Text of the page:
The 'Great Qing Empire' as the Manchu Dynasty: Imperial Rule and the International Order

  • Date: 28 September 2018
  • Time: 17:00 - 19:00
  • Venue: Conference Room NB01, 3rd Floor, Institute for Advanced Studies on Asia, The University of Tokyo
  • Speaker: Kiyohiko Sugiyama (Graduate School and College of Arts and Sciences, The University of Tokyo)
  • Discussant: Fuyuko Matsukata (Historiographical Institute, The University of Tokyo)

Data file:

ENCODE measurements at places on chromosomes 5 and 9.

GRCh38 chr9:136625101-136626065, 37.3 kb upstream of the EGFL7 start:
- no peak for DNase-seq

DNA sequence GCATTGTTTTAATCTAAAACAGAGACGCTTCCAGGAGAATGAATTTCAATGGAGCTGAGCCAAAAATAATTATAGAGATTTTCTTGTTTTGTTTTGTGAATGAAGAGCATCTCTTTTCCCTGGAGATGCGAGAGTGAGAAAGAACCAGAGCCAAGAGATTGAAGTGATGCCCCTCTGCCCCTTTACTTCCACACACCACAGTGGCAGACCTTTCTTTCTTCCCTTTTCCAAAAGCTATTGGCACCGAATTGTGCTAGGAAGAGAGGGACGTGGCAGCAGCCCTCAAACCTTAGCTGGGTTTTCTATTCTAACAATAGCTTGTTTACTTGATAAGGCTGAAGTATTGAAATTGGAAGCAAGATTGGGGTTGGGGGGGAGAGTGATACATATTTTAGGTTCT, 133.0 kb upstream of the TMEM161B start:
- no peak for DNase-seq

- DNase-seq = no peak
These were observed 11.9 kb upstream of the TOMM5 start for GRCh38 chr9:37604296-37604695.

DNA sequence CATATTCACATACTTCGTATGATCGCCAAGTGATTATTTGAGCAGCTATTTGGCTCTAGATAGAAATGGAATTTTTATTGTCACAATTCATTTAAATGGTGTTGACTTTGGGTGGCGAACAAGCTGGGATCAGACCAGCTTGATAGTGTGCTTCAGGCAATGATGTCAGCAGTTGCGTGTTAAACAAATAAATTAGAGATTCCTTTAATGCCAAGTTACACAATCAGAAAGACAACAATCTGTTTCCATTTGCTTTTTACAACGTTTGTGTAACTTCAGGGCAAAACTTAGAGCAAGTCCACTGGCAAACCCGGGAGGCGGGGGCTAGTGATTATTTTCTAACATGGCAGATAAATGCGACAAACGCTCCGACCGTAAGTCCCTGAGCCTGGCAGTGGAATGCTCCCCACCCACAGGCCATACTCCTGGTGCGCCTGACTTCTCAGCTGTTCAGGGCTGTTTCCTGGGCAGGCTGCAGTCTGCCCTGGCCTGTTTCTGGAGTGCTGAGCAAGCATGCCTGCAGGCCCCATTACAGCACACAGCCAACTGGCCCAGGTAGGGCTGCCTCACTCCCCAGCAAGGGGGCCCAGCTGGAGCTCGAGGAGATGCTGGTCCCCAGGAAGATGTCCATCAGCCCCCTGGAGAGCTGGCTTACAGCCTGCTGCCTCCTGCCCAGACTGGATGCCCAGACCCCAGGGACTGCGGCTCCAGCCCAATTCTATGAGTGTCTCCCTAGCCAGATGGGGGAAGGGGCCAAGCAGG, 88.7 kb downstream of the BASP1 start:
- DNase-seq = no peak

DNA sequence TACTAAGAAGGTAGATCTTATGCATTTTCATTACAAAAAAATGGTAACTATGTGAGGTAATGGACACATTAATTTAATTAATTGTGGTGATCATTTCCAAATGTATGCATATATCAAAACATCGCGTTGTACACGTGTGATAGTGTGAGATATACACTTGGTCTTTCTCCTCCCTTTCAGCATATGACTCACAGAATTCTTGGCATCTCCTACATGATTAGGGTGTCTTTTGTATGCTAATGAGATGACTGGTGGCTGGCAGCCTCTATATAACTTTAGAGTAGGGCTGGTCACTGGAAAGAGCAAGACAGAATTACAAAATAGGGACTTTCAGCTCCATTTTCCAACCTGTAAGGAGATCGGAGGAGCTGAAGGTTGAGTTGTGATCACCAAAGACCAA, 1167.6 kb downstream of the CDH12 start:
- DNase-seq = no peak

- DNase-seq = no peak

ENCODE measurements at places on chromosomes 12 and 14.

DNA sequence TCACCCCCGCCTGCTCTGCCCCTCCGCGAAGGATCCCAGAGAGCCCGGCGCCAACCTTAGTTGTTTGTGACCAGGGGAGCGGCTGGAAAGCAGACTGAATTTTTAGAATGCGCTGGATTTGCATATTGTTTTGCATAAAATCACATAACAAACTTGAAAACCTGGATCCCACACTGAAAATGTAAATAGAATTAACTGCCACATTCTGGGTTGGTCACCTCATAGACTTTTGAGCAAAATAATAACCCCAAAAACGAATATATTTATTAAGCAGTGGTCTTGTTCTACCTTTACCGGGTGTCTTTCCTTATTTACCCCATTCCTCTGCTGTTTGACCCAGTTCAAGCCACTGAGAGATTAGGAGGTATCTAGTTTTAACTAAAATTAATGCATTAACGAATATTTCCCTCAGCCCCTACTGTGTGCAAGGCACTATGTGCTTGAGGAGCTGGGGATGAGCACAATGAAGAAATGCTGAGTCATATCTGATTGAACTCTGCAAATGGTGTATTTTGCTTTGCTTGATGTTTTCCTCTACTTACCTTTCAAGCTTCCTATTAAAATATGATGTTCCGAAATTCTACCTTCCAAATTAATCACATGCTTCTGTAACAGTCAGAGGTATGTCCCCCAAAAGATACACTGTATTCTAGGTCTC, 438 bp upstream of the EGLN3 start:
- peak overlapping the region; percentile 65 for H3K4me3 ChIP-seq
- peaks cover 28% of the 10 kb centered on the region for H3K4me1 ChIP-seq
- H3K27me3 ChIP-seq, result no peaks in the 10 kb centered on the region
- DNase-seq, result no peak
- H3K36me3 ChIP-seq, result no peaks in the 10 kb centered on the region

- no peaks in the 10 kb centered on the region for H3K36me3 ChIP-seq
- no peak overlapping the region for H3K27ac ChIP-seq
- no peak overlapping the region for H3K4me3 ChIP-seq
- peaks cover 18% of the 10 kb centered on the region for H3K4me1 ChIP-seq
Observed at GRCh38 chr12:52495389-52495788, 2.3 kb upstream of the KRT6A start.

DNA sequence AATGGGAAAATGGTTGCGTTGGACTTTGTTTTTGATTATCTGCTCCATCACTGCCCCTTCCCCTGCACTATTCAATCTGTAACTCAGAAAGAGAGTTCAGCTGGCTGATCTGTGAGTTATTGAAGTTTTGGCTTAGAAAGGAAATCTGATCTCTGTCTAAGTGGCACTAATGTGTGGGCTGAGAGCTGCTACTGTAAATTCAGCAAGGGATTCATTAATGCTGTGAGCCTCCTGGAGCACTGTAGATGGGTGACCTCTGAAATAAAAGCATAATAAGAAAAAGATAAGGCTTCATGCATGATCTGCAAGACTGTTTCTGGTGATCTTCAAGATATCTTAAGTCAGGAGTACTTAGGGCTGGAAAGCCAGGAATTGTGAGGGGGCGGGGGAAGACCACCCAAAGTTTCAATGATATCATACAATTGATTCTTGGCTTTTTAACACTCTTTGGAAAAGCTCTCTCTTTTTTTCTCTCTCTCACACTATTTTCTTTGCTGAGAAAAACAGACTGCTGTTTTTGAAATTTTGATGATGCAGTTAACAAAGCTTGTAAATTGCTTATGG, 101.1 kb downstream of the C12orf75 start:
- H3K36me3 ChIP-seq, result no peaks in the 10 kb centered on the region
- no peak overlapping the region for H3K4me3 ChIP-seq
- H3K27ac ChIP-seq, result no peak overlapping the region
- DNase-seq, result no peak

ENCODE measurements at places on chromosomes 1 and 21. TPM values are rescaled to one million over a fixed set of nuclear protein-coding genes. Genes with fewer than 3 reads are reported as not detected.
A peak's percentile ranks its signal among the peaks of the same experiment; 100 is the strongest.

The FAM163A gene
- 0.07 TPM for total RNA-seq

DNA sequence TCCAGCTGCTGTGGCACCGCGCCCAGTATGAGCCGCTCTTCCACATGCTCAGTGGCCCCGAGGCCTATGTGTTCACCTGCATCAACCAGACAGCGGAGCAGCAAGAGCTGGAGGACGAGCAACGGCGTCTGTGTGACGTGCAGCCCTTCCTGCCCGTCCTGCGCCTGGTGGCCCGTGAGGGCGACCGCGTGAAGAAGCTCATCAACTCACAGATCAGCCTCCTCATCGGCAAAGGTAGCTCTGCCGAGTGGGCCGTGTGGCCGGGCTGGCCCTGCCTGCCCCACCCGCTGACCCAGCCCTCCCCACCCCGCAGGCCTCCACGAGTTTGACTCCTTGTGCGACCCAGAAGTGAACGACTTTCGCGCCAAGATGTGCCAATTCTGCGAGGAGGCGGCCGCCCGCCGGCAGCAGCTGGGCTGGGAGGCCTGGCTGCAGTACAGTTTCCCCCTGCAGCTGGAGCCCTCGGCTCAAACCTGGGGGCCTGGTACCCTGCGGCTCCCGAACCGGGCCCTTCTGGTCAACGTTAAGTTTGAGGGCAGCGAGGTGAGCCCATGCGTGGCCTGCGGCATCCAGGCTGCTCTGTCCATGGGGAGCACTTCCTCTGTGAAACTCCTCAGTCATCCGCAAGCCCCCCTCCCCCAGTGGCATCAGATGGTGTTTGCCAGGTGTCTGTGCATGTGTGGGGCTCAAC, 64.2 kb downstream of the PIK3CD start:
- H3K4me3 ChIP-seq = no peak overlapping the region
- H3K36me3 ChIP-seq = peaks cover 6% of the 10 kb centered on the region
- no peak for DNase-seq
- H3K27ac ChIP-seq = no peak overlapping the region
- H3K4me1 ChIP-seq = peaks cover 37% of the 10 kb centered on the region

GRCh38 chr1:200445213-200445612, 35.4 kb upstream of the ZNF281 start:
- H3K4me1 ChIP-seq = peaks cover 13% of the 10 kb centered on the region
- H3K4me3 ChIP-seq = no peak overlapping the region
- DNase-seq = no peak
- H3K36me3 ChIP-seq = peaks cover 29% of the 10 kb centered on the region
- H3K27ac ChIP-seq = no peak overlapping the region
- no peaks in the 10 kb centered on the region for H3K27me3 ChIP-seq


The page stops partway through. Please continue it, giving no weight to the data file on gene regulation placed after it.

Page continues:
The Qing Dynasty (1636-1912) is generally regarded as the "last imperial dynasty of China." Its state structure and foreign relations are understood to be the representative, quintessential model of Chinese dynasty. Actually, the people who built a nation from this dynasty were not Han Chinese, but Manchu (former Jurchen), a Tungusic people from the Manchurian region. The Manchu conquered a vast territory through military force and administrative organization uniting the Manchu, Mongol and Han Chinese, and carried out a multi-ethnic ruling structure. When the Qing Dynasty is perceived not as one of the dynasties of China, but in its aspect as a Manchu-led multi-ethnic empire--we'll call it the "Great Qing Empire"--how should the organization of its imperial rule and its approach to the international order be described?